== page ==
A Master Saddle Maker at Work
Text and Photos by Jeannine Clark
To catch a glimpse of the last Western frontier you need only travel to lower California, where ranch families of old Spain can still be found living in the mountains of Baja - much as they have for the past 300 years. With no roads leading in, and rugged, rocky terrain to cross, the only way to get to this secluded community is on mule back. Vaqueros (or cowboys) still live there with their families, in partnership with the land, surviving the same way they have in the past: by trade and cooperation. Garry McClintock, master saddle maker and part-time historian, recently introduced me to the last Western frontier and the heart of the American cowboy.
McClintock began his history lesson with an explanation about the origins of the Western-style saddle:
During the Spanish colonization of the Americas, Hernán Cortés brought cattle and horses to the U.S. via what is now Mexico. The first mission in San Diego, California brought about the need for mules and horses in the area, and in order to control those herds, cowboys needed the right equipment - including a saddle made for more than just riding. Borrowing from its Spanish heritage, the Western saddle was designed in the 1500’s with a horn on top to hold the rope that cowboys could use to lasso wild horses and steers. (The horn is the most distinctive difference between Western and English saddles, and serves an important purpose in providing leverage for the cowboys; without it, many were hurt or thrown from horseback when wrangling cattle.)
The most predominant material in the making of a saddle is leather - a material that McClintock has been working with in one way or another for nearly 40 years. At age 19, a trip to Mexico changed the course of his life when he watched and learned how to treat, cut and design leather goods. After a lot of practice and a strong desire to work for himself, McClintock dropped out of college and started making belts and selling them store-to-store. He was so successful, he hired a salesman to help him expand. JC Penney’s liked his craftsmanship so much that the major department store chain ordered dozens of belts for all of their stores, and a $50,000-a-month business was born.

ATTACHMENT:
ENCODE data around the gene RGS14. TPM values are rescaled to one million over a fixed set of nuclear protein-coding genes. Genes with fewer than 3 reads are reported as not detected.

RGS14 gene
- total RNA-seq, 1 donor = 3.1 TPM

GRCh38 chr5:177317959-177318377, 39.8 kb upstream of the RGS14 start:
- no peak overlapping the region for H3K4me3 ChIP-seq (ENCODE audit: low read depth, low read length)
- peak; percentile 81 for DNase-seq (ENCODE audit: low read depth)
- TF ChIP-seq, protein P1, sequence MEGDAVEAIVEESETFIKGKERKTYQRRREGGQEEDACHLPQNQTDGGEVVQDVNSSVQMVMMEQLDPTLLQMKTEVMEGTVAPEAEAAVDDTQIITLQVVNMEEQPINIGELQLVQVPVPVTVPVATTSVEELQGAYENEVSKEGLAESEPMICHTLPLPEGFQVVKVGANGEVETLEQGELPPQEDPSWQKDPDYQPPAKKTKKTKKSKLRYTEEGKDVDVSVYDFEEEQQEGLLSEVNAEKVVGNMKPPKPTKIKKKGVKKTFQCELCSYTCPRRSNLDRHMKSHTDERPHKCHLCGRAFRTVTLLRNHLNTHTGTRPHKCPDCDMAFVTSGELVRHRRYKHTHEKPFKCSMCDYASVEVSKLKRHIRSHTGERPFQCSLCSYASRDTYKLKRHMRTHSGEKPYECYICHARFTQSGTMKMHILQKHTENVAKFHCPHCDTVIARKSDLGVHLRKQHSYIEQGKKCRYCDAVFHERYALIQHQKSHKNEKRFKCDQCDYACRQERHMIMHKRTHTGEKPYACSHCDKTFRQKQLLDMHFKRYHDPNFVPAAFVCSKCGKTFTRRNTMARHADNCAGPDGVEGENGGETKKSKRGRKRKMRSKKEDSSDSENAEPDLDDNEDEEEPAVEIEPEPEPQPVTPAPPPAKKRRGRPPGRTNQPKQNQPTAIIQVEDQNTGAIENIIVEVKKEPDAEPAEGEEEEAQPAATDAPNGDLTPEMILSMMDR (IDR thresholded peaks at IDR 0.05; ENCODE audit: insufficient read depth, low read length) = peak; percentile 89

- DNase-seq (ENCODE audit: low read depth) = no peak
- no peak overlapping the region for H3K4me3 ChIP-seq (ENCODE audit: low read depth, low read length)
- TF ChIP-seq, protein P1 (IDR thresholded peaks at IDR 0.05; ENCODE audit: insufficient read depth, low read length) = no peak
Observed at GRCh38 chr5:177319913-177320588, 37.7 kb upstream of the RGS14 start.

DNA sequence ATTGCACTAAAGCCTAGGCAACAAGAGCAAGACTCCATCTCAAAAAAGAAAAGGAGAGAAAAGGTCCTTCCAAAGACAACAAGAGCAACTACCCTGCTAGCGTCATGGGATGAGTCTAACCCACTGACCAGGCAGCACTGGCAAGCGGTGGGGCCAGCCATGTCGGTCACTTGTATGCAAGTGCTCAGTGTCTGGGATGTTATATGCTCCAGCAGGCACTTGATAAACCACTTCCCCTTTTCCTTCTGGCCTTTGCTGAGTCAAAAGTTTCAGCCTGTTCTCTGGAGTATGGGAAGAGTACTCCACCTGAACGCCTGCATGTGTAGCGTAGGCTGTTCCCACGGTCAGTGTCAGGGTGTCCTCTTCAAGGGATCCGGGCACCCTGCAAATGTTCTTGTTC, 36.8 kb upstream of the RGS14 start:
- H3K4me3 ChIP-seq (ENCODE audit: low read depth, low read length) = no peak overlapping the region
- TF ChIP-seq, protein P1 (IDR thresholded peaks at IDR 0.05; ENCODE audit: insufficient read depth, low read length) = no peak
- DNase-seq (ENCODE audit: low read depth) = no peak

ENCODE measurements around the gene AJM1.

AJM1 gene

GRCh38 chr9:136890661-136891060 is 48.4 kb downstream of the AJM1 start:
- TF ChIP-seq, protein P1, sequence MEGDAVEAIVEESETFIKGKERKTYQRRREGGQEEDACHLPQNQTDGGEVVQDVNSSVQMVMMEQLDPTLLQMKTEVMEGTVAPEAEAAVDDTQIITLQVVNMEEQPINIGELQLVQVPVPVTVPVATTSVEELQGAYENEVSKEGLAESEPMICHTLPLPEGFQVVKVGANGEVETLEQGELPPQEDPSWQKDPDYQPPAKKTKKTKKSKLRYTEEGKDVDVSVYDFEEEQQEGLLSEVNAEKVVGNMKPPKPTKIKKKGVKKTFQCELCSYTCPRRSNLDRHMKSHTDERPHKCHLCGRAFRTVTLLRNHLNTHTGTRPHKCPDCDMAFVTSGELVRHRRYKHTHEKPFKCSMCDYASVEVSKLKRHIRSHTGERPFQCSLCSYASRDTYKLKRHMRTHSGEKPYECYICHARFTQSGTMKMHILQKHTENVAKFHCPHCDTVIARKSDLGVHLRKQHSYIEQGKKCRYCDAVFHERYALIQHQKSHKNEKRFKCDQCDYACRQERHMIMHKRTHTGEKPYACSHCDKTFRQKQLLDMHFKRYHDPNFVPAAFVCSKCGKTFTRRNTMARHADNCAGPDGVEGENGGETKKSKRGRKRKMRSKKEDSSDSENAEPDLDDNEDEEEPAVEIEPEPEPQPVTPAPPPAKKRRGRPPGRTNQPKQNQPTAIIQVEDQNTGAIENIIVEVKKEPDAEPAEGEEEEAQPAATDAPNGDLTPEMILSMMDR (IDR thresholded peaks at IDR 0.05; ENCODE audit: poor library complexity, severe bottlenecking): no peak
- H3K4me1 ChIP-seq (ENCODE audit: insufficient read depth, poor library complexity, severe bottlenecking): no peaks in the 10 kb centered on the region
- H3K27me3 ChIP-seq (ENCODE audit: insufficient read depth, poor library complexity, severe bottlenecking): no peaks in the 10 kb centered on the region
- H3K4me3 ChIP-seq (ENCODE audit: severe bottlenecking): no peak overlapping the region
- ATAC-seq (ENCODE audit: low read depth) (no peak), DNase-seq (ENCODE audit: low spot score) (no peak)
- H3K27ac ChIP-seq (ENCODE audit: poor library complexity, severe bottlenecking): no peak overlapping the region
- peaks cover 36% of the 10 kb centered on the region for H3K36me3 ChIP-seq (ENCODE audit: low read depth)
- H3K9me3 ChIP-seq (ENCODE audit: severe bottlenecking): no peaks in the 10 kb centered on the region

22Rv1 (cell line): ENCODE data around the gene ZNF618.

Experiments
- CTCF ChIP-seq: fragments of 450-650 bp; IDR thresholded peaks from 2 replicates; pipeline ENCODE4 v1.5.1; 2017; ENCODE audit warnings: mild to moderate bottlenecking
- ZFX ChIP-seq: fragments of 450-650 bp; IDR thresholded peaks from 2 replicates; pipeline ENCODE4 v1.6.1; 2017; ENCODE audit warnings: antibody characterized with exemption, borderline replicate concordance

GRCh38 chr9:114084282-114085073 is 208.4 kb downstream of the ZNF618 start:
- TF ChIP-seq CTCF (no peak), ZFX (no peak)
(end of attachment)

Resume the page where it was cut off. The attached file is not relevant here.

A native Californian with a passion for horses, McClintock moved his operation to an old chicken ranch in Descanso, California and that soon became his belt factory. But as his business grew, so did his desire to get back to basics and work with his hands again. So he switched direction one more time and began making saddles.
On a recent visit to McClintock Saddle Works, I felt as if I had stepped back in time: The wooden porch welcomed me into a shop filled with decorative saddles (for resale), leather canteens, and numerous western ware accessories. To the left of the entrance is an open shop, where McClintock and a handful of employees and apprentices are busy at work crafting custom leather goods. Watching McClintock work is a reminder of the rare artisanal skills that are getting harder to find in our mass-produced culture. Sitting with him at his workstation, McClintock shows me the bones of one of his custom-made masterpieces.
“A saddle begins with a tree,” he explains, “Or a skeleton so to speak, made of 4 pieces of wood: two bars, a swell for the legs, and a cantle for the back, all covered in rawhide that is dried and varnished. The size and shape of the tree is determined by the individual client’s needs, and the size of the horse and rider.”
Surrounded by work benches filled with worn tools of every size and shape, I watch him stretch fresh blond leather across the tree and tack it down with nails. McClintock reaches over to pull out a battered old tool, and proceeds to demonstrate how it's used to stamp designs along the edge of a piece of skin. Tap, tap, tap...I watch the imprint leave its trail along the fresh leather. With another tool, he shows me how to carve elaborate flowers down a strip that will hang from the side of the saddle. Every part of the saddle serves a purpose, and every step McClintock’s masterful hands perform is done with precision and ease.
“It takes about ten years to perfect the art of saddle making, and even longer to master it,” he says. He’s training his apprentices to carry on the tradition, but it takes them about two months to finish a saddle - whereas a master can complete one in seven days.
Handmade saddles begin at around $2500 and can go up as high as $10,000 for elaborate hand-carved decorations or added silver embellishments. You’ll have to be patient, though, if you want one of Garry McClintock’s custom designs; there’s a year’s waiting list on all new saddle orders. Still, for many horse riders the world over, the wait is a small price to pay for having a piece of history from one of the West’s true originals.
McClintock Saddle Works
If you’d like to learn more about the last true cowboys and the ranch families of old Spanish heritage in Baja, California, check out the DVD: Corazon Vaquero, The Heart of the Cowboy, a beautiful documentary film by Garry and his son Cody McClintock, available at: www.corazonvaquero.com
To visit the rancheros in Baja and to have your own horseback adventure, go to: www.bajarancho.com